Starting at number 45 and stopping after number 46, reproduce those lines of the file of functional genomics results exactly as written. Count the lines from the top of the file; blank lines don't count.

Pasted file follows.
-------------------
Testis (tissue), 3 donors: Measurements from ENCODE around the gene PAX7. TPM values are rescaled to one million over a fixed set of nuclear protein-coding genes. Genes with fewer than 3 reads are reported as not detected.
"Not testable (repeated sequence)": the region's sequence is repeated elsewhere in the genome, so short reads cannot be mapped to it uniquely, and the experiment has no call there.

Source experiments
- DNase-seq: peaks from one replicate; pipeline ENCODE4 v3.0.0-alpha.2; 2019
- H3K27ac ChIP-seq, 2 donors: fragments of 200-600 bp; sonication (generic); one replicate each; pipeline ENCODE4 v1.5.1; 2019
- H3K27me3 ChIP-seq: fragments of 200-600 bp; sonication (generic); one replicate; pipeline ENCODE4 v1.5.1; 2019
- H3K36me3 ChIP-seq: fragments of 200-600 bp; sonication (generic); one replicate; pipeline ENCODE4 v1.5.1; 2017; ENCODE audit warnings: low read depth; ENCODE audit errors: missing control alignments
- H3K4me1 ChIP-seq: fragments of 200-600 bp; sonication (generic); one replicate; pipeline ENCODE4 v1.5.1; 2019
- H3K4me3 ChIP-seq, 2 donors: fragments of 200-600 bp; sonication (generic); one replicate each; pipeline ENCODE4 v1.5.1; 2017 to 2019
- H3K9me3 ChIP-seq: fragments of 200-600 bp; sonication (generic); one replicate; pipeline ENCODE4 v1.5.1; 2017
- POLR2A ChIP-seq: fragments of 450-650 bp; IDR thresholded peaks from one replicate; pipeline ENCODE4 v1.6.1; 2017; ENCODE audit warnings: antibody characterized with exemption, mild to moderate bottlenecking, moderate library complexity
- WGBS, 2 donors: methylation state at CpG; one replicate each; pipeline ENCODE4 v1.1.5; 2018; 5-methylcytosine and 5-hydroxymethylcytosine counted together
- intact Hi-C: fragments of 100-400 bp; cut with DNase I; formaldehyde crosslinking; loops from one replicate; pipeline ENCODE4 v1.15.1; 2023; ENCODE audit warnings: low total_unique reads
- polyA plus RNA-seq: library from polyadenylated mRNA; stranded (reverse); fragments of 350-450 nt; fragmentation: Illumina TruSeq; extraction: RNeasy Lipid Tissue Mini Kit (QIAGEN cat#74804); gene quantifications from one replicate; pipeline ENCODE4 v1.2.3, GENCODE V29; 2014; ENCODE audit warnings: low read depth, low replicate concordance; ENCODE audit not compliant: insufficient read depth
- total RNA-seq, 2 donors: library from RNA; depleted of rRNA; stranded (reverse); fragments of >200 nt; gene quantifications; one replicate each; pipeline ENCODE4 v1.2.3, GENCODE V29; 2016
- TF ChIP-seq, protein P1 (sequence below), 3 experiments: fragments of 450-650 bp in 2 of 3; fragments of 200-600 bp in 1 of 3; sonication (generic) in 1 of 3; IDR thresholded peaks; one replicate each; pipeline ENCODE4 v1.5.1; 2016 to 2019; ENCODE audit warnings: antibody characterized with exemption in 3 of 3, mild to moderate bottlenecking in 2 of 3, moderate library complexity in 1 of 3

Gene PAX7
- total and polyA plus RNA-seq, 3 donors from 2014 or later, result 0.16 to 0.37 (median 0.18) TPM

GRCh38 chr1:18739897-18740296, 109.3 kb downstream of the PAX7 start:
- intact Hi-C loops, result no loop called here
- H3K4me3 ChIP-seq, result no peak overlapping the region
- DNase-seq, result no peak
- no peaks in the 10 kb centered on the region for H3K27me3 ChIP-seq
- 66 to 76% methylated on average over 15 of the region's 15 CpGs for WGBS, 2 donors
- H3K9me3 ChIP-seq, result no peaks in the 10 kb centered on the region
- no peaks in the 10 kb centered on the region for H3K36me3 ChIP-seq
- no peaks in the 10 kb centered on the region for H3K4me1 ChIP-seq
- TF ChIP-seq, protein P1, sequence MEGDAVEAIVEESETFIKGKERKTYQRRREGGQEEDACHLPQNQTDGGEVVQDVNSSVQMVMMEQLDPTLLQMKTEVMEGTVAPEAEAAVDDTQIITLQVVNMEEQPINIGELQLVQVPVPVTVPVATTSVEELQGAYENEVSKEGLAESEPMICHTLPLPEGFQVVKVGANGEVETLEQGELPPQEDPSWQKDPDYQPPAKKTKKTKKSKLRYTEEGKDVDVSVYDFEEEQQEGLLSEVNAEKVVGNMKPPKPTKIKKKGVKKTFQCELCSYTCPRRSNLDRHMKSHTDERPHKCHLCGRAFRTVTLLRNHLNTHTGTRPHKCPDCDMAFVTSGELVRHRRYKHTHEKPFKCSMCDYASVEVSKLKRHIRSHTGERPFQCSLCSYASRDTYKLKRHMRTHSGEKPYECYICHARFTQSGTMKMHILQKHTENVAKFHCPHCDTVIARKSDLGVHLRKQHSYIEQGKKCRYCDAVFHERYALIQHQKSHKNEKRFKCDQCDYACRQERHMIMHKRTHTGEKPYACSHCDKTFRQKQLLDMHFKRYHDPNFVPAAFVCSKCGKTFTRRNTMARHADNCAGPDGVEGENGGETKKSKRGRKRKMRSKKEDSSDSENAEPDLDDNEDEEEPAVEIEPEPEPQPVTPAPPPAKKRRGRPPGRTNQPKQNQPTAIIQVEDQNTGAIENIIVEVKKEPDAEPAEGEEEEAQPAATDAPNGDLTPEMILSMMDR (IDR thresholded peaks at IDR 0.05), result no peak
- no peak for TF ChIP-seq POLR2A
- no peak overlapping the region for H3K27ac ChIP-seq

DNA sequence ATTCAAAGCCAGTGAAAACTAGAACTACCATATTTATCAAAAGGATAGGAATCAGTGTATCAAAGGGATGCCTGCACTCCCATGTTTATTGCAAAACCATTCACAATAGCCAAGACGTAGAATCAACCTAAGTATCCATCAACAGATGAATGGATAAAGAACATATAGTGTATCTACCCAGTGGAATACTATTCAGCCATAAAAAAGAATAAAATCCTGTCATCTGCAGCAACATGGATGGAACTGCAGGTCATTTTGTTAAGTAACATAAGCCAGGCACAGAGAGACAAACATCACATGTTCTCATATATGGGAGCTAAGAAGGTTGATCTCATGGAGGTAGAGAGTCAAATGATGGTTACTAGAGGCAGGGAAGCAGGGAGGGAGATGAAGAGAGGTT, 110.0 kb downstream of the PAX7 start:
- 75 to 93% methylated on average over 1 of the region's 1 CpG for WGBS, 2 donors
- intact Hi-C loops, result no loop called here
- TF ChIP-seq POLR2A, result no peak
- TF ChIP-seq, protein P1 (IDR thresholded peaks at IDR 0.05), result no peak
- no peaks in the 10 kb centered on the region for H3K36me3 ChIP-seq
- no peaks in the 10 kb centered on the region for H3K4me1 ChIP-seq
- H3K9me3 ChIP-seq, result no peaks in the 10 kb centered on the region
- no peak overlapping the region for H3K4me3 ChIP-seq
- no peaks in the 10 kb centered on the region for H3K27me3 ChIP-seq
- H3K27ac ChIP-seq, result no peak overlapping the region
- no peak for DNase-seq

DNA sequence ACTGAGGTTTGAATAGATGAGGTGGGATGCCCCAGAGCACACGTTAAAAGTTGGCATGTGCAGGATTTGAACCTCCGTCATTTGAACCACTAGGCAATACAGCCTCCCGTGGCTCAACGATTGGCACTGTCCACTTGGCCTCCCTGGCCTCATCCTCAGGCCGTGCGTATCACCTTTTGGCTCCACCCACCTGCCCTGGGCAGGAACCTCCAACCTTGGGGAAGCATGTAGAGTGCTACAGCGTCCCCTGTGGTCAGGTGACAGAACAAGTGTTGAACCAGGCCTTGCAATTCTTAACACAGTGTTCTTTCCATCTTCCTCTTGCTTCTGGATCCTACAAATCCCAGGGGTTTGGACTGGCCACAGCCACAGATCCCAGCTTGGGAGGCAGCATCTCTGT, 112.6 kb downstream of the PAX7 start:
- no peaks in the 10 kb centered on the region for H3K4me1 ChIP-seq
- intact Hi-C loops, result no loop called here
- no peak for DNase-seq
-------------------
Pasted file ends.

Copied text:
- intact Hi-C loops, result no loop called here
- no peak for DNase-seq